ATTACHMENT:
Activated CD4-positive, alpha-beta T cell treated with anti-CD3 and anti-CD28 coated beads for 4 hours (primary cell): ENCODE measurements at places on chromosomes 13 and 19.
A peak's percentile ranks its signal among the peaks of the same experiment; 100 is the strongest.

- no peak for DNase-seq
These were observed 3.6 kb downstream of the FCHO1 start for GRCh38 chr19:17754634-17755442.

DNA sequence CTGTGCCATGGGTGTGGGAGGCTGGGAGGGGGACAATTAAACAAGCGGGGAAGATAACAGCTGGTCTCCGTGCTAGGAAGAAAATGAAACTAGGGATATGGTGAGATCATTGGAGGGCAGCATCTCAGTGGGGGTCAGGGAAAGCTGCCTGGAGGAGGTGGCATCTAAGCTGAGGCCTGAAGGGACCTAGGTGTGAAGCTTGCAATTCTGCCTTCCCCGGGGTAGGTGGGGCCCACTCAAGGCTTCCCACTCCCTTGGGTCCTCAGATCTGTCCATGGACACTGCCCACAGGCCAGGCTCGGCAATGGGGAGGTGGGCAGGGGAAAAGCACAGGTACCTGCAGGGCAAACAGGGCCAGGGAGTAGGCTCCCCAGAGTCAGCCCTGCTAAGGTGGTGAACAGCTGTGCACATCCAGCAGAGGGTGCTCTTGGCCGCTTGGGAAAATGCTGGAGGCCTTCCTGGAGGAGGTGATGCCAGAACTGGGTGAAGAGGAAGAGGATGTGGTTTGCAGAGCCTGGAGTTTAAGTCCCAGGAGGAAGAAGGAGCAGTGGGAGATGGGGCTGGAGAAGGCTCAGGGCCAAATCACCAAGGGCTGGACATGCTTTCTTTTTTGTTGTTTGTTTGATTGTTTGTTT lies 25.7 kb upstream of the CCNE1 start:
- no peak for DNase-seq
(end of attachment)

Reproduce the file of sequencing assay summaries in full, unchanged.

Activated CD4-positive, alpha-beta T cell treated with anti-CD3 and anti-CD28 coated beads for 4 hours (primary cell): ENCODE measurements at places on chromosomes 13 and 19.
A peak's percentile ranks its signal among the peaks of the same experiment; 100 is the strongest.

- no peak for DNase-seq
These were observed 3.6 kb downstream of the FCHO1 start for GRCh38 chr19:17754634-17755442.

DNA sequence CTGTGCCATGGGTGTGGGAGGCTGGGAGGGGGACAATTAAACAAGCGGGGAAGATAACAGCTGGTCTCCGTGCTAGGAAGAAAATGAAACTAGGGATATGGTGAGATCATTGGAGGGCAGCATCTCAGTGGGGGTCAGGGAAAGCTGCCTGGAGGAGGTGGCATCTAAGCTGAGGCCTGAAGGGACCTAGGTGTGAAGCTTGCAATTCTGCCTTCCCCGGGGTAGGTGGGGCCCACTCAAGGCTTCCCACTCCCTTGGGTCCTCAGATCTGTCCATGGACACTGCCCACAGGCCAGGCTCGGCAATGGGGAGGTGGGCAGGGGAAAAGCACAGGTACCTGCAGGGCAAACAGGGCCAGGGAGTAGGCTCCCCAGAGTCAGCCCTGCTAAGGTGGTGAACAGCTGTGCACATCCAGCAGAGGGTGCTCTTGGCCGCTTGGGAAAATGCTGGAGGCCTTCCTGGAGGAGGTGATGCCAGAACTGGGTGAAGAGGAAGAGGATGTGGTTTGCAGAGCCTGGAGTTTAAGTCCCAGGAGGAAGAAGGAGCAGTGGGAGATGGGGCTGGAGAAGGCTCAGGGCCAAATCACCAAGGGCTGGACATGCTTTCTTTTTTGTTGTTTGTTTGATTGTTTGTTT lies 25.7 kb upstream of the CCNE1 start:
- no peak for DNase-seq